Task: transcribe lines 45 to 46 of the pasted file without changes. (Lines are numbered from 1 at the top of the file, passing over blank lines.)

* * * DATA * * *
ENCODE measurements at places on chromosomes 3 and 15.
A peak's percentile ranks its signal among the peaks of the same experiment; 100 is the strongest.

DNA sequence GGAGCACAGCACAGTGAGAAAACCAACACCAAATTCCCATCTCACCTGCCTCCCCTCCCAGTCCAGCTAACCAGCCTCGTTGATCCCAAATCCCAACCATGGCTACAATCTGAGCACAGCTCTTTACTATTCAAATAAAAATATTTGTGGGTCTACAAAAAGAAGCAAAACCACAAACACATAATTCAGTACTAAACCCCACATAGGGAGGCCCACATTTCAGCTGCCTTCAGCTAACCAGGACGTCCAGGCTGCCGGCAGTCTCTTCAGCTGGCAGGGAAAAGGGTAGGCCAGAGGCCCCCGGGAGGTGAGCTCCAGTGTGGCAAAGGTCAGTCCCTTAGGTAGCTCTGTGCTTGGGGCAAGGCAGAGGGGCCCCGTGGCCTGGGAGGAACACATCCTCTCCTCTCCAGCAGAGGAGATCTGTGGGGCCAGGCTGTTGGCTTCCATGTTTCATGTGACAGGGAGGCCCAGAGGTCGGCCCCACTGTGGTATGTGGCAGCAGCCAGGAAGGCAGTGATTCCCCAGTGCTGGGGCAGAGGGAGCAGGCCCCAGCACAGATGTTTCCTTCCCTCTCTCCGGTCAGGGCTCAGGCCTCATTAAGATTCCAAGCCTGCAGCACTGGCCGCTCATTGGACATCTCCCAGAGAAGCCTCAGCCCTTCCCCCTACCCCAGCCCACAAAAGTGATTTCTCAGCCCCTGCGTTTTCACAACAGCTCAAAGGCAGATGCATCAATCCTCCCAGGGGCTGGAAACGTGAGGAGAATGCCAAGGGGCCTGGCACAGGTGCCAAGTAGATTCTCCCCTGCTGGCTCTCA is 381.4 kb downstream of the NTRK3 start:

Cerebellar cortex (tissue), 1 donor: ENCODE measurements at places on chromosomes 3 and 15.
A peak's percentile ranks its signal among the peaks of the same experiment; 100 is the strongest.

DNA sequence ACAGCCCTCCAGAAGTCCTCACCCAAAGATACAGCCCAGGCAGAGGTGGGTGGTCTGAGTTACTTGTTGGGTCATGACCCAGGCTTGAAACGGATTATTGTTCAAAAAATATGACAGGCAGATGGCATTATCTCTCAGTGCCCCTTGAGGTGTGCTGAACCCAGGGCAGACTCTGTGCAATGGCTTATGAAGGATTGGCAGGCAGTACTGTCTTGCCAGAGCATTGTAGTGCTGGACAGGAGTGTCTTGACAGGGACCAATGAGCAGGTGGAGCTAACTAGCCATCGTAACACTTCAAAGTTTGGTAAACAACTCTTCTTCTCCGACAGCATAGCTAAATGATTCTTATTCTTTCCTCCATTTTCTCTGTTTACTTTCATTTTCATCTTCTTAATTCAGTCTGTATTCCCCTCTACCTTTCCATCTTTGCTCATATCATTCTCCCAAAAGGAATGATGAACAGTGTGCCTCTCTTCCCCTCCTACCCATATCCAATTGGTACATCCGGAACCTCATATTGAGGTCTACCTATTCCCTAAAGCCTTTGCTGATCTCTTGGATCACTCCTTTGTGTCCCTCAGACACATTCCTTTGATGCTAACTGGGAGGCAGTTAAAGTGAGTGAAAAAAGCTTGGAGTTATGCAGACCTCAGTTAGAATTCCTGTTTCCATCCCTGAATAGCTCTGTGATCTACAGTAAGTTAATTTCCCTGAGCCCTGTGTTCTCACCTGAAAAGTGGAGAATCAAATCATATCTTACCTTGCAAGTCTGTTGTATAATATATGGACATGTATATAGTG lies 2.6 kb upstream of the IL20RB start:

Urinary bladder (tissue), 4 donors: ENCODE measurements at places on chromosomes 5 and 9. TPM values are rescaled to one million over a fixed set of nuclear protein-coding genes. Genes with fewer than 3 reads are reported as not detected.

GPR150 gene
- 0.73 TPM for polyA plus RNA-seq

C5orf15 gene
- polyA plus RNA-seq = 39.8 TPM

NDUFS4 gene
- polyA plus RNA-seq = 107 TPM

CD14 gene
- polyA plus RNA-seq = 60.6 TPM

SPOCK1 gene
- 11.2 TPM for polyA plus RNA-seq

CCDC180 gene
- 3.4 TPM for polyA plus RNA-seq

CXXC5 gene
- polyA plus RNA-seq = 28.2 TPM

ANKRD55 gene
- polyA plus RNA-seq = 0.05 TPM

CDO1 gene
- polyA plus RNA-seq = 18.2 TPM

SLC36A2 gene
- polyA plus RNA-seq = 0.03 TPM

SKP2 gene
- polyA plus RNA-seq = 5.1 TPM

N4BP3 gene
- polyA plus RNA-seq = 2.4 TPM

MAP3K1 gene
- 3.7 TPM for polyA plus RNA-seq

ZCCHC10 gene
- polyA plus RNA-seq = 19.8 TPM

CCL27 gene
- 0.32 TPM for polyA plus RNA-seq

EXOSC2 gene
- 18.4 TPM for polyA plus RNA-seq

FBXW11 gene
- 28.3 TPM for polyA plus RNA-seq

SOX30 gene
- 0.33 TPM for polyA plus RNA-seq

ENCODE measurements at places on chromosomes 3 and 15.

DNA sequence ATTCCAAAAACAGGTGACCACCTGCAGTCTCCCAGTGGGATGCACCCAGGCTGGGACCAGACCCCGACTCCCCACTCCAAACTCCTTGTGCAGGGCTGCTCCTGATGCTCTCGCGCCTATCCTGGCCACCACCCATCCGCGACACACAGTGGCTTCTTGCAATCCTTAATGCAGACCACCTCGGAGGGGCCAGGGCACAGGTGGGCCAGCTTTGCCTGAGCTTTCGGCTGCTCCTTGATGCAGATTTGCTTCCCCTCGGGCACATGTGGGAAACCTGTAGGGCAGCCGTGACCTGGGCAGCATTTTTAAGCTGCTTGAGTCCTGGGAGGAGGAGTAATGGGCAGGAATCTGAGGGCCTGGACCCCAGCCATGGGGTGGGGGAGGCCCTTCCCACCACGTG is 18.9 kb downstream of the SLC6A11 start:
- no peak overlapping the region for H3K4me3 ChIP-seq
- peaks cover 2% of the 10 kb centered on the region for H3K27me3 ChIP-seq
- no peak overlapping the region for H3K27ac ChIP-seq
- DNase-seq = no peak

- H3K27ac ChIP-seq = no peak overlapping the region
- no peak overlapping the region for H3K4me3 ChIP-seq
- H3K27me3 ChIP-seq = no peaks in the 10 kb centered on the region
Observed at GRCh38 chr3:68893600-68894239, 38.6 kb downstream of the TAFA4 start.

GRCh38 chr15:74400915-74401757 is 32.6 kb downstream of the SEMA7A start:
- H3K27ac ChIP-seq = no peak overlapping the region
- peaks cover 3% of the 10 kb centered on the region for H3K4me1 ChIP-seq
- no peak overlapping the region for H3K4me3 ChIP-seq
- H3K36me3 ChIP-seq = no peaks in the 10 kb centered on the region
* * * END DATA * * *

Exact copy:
DNA sequence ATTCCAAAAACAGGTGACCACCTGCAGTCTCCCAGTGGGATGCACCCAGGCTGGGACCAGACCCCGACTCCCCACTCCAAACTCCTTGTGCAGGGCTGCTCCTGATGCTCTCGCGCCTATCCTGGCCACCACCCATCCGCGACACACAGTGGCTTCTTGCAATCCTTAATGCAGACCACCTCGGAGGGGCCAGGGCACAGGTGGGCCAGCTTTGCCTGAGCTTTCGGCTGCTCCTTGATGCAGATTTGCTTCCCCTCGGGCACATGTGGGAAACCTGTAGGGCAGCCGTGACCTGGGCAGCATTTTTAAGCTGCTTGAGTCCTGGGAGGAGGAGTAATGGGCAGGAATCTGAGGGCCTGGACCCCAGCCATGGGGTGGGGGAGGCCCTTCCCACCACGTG is 18.9 kb downstream of the SLC6A11 start:
- no peak overlapping the region for H3K4me3 ChIP-seq